An intriguing idea from Alexander Campbell:
Why should we let banks get "too big to fail?" Why not simply impose exposure limits – not capital requirements, which can be gamed, but hard limits, backed by sanctions – set as a maximum possible share of the market? The government’s already in the business of deciding when banks (and other companies) are too big – by permitting or forbidding mergers that would give a single entity too much influence over its market, and by forcibly breaking up monopolies. All we need to do is focus in a little more, and we can avoid future equivalents of the discovery of Bear Stearns’ huge CDS counterparty position.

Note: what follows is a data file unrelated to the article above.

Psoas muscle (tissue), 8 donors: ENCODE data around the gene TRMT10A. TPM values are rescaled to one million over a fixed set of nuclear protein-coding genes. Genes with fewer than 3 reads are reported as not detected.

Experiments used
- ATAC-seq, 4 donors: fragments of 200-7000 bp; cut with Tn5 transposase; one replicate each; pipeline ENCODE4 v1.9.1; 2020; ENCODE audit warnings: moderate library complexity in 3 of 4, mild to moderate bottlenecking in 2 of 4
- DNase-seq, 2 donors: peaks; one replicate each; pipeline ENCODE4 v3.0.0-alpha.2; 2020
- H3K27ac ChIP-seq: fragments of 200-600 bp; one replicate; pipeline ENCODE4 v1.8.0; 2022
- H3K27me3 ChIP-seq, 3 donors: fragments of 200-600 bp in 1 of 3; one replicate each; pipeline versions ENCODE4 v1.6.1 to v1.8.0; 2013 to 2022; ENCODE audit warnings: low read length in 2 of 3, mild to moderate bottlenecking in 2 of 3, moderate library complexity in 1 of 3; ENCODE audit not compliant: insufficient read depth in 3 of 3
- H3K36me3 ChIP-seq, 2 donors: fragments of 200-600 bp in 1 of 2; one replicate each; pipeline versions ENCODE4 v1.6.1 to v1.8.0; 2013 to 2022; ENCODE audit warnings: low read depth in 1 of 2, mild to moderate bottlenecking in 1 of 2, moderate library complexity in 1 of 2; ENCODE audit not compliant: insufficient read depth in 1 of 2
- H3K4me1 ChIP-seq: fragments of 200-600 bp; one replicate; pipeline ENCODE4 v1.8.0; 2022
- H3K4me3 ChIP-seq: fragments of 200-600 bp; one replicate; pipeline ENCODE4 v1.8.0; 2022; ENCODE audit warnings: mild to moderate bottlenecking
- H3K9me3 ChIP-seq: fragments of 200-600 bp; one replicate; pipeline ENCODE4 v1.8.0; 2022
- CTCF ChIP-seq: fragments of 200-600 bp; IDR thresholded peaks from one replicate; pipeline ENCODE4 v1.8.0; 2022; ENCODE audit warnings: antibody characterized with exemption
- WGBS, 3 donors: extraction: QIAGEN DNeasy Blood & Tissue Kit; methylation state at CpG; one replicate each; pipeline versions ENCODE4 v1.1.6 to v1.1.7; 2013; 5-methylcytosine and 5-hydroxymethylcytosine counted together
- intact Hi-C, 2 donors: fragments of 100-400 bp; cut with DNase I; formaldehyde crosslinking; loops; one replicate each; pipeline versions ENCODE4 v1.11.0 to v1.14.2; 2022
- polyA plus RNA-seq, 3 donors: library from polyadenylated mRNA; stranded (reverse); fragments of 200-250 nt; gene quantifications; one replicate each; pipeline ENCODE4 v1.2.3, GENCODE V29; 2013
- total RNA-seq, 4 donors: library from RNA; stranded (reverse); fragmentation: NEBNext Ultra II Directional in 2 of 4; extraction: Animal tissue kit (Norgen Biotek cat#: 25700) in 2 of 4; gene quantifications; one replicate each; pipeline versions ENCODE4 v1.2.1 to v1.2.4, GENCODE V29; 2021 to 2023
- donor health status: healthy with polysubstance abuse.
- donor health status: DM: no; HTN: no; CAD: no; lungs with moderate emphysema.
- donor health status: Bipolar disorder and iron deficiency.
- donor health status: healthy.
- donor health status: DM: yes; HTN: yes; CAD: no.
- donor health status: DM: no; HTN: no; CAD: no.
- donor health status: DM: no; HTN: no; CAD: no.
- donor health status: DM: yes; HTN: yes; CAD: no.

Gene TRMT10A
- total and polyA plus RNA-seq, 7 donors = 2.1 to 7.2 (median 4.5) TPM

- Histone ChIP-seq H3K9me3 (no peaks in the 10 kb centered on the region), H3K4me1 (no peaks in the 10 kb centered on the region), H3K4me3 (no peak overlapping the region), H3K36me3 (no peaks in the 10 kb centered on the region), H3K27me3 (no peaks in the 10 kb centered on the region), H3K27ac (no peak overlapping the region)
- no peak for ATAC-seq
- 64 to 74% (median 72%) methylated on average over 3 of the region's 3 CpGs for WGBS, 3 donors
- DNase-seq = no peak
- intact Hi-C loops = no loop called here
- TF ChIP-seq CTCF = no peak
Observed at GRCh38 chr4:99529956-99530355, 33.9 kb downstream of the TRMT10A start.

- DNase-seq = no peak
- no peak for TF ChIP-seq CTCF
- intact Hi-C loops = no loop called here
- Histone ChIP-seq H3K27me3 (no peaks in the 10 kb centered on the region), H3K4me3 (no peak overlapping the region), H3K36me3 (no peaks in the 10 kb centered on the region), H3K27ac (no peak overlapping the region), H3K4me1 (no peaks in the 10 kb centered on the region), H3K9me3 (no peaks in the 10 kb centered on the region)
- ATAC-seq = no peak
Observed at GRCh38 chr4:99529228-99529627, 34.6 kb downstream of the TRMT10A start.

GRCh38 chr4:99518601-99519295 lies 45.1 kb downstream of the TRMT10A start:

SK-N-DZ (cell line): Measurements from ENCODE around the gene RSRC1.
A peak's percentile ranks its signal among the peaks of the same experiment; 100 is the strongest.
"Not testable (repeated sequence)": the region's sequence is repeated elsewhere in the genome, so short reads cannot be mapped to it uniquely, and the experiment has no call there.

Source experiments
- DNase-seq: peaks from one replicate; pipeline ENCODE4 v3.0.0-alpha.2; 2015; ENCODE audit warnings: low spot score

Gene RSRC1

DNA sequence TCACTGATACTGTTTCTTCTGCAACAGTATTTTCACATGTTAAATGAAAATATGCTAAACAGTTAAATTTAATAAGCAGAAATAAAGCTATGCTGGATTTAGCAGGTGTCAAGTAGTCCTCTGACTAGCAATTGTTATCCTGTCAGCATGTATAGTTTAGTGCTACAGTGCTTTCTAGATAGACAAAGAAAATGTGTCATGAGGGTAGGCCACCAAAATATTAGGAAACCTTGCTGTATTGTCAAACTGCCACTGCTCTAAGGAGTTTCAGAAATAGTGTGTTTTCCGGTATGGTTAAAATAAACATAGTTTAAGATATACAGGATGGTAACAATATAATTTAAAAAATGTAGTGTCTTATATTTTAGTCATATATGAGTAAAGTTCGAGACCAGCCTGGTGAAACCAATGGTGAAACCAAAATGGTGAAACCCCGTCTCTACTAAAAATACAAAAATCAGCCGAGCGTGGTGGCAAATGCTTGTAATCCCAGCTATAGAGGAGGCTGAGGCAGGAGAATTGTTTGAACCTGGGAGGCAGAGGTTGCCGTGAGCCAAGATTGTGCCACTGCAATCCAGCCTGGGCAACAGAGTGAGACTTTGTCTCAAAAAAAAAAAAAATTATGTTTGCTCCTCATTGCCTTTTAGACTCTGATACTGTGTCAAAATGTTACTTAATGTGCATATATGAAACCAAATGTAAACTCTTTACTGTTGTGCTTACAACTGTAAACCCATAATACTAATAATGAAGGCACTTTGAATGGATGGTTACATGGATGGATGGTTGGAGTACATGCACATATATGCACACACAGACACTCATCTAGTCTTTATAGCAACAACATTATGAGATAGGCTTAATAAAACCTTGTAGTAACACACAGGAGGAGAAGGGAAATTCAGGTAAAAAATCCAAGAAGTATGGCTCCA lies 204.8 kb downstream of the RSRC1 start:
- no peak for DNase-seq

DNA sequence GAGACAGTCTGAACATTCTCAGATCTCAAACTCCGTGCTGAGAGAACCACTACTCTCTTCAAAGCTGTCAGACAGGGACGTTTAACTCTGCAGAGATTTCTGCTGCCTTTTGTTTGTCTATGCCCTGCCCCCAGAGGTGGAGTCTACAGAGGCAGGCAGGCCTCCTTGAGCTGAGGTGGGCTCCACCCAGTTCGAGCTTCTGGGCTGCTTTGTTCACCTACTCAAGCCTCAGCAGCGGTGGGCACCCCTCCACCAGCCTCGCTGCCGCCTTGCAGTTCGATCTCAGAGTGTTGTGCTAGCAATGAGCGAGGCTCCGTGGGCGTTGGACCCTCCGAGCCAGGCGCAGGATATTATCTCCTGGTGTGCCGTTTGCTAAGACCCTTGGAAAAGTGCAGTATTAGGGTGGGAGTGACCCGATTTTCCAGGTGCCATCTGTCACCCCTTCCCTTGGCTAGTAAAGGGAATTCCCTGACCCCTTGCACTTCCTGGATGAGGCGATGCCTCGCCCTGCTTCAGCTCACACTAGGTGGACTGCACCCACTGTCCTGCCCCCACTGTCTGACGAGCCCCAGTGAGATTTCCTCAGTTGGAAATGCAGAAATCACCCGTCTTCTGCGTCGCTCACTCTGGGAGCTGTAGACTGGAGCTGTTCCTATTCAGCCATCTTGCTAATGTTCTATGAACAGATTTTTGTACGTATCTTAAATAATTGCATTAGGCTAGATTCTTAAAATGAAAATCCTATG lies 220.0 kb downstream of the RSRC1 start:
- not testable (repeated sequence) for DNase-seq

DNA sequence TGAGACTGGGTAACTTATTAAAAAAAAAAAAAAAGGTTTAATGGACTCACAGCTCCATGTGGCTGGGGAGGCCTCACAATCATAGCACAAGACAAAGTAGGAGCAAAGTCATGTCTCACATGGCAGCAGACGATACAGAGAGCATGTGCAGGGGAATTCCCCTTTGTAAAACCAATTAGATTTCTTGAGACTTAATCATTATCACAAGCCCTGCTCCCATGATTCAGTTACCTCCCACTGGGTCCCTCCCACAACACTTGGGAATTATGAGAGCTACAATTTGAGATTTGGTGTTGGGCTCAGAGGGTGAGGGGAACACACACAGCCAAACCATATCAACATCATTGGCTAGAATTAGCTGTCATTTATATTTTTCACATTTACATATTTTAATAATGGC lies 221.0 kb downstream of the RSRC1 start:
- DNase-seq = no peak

In practice this can’t really be done: there’s no way of getting there from here, since substantially all the major banks are at this point TBTF. And you can’t just break up a bank like you might break up a monopoly, along natural lines of business, since even if JP Morgan spun off its derivatives desk into an independent trading house, that independent trading house would still be TBTF.
All the same, I’d love to see an IMF paper on the financial systems of countries with many/few TBTF banks. If you were advising a developing country on bank regulation, would you advocate something along Cambell’s lines? Or do the advantages of having big banks outweight the disadvantages of having TBTF banks?